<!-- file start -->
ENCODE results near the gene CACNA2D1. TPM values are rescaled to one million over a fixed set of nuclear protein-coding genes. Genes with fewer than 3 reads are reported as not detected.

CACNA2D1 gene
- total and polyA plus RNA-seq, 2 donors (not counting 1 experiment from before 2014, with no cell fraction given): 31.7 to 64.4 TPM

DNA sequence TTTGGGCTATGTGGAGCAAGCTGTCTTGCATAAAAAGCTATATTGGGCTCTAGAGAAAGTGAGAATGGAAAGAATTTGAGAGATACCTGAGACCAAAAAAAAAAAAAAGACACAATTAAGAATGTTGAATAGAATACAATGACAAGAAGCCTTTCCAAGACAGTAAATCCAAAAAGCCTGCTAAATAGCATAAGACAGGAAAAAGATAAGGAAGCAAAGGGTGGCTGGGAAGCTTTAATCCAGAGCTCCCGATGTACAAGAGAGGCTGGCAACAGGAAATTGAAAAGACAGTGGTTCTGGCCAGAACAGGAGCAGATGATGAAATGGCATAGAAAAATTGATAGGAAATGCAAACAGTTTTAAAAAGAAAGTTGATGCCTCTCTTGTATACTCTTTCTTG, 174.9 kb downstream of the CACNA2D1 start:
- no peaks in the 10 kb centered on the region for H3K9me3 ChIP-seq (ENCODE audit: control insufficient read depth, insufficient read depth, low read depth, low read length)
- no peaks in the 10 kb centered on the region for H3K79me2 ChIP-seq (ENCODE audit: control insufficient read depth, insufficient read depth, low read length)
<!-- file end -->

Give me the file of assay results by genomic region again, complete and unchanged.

ENCODE results near the gene CACNA2D1. TPM values are rescaled to one million over a fixed set of nuclear protein-coding genes. Genes with fewer than 3 reads are reported as not detected.

CACNA2D1 gene
- total and polyA plus RNA-seq, 2 donors (not counting 1 experiment from before 2014, with no cell fraction given): 31.7 to 64.4 TPM

DNA sequence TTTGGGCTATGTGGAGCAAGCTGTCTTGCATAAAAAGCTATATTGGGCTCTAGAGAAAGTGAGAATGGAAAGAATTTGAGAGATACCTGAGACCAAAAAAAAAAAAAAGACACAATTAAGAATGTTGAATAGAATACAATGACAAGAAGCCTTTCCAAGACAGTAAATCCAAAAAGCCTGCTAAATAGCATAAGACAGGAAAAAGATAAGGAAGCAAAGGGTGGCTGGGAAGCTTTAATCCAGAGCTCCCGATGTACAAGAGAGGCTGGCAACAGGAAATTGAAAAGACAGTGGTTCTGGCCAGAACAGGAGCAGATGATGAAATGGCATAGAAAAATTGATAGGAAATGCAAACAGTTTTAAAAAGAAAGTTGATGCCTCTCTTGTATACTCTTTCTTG, 174.9 kb downstream of the CACNA2D1 start:
- no peaks in the 10 kb centered on the region for H3K9me3 ChIP-seq (ENCODE audit: control insufficient read depth, insufficient read depth, low read depth, low read length)
- no peaks in the 10 kb centered on the region for H3K79me2 ChIP-seq (ENCODE audit: control insufficient read depth, insufficient read depth, low read length)